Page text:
Saturday, September 10, 2016

I'm Little But I'm Loud!

It has been a tough year in the garden at Wits' End.  A long, cold, late spring that kept temperatures below normal and soil saturated well into May made for a tough start for things like tomatoes, peppers and eggplant.  When the heat did arrive, there was no sliding into summer, but rather a headlong dive into home plate (90+ degrees) accompanied--at my house, at least--by weeks on end of no rainfall of any kind.  By mid-July, we were more than 10 inches behind on precipitation for the year and in the midst of a severe drought.  And did I mention that while I was leading a tour in Ireland in late May and early June, what I can only assume must have been a herd of bison-sized rabbits moved through the garden like a locust plague and gnawed any and every plant they could reach completely to the ground?  I returned from Ireland 48 hours before a group of nearly 60 people were to arrive for a garden tour to find total destruction and disarray.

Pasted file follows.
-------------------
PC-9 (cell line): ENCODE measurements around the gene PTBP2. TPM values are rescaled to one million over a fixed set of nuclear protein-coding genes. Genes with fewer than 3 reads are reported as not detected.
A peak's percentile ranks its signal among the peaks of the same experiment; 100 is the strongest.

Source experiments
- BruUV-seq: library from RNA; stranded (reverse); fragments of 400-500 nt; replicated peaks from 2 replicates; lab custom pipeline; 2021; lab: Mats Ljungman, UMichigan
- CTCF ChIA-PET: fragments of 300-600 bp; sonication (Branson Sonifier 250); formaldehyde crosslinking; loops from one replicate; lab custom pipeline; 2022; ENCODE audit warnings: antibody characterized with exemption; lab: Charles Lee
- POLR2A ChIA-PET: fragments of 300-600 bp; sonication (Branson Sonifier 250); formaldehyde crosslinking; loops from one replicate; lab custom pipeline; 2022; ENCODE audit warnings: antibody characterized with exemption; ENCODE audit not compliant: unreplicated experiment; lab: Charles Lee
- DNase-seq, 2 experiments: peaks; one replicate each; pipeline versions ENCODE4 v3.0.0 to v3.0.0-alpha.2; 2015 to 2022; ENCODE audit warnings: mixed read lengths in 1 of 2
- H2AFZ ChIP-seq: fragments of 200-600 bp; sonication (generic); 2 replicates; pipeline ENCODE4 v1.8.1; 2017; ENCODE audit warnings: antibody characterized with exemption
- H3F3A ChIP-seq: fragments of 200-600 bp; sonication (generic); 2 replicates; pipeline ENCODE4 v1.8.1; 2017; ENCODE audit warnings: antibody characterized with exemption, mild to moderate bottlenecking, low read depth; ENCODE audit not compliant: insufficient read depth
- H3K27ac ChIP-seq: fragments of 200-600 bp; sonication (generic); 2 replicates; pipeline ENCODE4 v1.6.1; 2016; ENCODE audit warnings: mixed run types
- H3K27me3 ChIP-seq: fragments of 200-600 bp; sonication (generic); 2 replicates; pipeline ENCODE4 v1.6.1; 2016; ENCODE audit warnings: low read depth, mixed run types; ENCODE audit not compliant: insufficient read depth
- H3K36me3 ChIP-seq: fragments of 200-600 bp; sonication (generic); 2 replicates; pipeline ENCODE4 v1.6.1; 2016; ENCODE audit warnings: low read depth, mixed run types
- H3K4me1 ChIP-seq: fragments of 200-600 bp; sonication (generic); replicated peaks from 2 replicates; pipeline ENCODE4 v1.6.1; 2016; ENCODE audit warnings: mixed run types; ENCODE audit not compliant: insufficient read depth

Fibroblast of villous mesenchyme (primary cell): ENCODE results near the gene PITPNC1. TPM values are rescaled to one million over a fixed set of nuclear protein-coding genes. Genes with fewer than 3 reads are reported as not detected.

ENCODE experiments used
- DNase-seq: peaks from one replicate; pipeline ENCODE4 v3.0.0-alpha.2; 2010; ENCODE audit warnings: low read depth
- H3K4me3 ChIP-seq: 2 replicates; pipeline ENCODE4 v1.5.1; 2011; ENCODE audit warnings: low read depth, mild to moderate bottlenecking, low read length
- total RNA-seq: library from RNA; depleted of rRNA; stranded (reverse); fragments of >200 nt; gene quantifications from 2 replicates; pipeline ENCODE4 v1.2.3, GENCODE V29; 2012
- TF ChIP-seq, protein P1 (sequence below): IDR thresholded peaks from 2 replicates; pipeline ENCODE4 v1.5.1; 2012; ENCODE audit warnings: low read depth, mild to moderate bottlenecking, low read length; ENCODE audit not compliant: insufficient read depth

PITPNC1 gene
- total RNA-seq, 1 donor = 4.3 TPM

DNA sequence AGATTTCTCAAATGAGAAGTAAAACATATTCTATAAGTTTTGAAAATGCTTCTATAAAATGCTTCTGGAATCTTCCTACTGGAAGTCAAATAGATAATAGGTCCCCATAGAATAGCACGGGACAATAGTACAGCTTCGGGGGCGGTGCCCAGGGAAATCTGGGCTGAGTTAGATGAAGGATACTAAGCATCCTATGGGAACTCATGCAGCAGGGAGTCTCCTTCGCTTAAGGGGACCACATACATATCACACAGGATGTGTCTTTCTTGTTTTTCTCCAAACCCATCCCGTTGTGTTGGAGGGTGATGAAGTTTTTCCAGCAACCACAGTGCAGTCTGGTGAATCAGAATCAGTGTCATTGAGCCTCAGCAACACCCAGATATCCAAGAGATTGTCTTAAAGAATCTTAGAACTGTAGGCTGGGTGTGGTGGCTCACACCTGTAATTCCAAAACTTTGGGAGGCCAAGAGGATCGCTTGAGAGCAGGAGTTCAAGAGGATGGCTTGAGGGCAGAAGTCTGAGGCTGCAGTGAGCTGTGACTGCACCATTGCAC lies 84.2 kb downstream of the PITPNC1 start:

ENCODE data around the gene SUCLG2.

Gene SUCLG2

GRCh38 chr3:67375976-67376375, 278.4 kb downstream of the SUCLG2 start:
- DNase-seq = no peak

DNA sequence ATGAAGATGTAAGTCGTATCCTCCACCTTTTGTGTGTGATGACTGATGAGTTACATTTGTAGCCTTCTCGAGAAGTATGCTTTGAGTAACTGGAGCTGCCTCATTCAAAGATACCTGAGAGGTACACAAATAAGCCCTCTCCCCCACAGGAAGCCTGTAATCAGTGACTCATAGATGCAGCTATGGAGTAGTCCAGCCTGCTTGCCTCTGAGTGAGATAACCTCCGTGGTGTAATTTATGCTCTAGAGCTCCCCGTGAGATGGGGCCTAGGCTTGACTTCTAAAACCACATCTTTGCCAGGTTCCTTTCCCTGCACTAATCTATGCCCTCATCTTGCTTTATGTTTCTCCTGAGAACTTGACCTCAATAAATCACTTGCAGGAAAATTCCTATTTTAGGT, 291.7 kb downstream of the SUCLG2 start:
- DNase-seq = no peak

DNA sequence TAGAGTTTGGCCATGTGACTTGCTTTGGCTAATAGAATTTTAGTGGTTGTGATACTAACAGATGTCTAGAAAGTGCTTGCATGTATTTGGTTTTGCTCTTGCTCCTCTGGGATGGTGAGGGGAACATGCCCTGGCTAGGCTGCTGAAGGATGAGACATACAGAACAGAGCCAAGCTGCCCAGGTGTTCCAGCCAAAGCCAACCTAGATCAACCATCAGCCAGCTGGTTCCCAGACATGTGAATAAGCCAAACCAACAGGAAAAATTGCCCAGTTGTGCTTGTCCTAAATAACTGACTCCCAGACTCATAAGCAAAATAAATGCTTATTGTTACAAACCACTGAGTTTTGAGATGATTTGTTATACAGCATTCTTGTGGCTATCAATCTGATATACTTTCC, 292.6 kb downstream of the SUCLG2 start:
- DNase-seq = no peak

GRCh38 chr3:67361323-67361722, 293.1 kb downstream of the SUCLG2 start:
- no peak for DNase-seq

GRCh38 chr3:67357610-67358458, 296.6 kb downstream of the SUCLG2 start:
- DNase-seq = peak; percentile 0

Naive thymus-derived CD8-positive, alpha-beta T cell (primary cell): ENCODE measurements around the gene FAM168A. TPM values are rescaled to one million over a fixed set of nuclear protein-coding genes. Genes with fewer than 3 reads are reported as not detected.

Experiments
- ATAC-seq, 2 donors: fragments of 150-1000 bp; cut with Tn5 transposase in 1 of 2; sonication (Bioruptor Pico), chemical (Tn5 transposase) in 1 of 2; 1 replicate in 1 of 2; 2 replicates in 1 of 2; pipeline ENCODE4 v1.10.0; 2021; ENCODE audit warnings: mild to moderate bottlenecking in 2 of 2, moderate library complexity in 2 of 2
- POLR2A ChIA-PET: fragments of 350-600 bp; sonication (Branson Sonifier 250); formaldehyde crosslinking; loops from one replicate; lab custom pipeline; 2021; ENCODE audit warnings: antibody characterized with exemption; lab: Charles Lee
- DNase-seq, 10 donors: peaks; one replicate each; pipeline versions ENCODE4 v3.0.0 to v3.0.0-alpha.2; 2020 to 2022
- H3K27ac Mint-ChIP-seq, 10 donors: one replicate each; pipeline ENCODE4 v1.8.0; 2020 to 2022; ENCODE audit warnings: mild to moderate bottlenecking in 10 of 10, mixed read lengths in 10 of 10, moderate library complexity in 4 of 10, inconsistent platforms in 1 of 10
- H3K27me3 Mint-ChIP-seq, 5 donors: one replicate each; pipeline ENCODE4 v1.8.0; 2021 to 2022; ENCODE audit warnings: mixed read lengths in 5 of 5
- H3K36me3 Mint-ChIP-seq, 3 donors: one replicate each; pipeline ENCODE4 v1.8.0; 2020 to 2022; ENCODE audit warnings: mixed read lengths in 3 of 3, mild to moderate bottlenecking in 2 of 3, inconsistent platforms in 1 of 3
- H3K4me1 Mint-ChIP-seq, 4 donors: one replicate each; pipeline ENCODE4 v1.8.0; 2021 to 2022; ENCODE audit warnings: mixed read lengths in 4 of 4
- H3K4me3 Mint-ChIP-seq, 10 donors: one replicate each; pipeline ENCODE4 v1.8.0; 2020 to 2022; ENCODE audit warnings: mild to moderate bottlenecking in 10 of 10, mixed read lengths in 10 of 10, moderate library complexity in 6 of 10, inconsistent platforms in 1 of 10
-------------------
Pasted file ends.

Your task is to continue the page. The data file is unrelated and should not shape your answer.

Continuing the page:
Through it all, though, there were a few survivors. The rabbits--for whatever reason--missed two of my 'Candyland Red' cherry tomatoes, a new All-America Selections winner for 2016 that I was trialing and I have to say, it has turned out to be the "little tomato that could"!  Dainty and attractive in every aspect, from foliage to flower to fruit, I love it just as much for its ornamental character as I do for its tiny, but supersweet fruits that pack a flavorful punch!  Its stems are dainty, also, so it needs a bit of support (you'll see one of the cage wires in the photo below), or you can let it scramble through your flower beds (yes, you can plant vegetables and flowers together--it's 2016, after all!) and lean on its neighbors for support.  I find it nice to walk the garden each morning, seeing what's new and snacking on a handful of tiny tomatoes along the way.